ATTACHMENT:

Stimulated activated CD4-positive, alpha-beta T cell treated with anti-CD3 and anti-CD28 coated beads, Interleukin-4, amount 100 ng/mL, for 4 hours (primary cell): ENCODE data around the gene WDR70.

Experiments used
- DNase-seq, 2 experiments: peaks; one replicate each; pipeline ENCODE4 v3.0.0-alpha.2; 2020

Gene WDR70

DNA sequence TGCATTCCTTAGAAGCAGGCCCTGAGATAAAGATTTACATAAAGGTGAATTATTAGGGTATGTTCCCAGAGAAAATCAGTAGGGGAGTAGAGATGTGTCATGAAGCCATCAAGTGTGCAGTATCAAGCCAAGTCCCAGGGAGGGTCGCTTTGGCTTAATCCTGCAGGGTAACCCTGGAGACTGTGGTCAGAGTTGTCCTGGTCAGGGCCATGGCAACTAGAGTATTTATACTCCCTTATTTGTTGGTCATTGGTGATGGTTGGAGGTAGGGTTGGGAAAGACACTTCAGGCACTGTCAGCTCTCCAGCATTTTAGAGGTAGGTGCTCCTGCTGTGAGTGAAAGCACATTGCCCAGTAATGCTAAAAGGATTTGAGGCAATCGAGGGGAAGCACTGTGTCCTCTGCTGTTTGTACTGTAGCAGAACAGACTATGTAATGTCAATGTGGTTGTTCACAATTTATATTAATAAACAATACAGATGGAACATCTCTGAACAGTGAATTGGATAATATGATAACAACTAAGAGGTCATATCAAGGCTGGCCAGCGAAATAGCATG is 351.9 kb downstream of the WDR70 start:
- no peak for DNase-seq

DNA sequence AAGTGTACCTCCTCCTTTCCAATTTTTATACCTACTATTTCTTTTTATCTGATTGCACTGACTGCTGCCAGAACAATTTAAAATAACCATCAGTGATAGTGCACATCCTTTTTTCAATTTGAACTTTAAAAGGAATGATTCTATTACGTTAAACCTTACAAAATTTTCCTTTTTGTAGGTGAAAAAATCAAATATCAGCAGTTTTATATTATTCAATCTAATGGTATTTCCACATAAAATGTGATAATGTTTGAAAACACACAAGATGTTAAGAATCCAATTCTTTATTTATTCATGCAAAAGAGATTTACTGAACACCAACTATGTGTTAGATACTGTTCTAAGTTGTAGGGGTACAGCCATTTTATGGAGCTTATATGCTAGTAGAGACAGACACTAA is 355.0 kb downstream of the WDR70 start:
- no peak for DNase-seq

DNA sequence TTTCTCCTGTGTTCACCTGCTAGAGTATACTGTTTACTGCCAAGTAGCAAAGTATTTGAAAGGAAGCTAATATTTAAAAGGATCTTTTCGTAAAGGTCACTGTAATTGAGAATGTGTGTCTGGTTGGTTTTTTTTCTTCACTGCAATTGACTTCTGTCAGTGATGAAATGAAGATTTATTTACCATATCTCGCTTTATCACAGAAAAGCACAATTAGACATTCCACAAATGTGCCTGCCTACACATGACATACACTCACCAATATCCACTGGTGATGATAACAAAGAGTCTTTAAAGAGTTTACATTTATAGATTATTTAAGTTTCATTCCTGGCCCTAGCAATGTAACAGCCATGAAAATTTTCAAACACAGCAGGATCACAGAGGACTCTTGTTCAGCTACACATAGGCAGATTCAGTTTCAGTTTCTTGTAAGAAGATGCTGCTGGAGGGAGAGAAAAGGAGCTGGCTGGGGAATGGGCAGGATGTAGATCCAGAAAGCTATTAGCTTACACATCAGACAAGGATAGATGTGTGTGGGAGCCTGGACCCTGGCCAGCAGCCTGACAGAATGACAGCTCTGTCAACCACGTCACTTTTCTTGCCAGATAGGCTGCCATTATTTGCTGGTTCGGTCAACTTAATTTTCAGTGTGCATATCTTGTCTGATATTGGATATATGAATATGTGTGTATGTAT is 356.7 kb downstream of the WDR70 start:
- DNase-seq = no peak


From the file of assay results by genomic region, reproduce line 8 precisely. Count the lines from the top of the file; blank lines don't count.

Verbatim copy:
- no peak for DNase-seq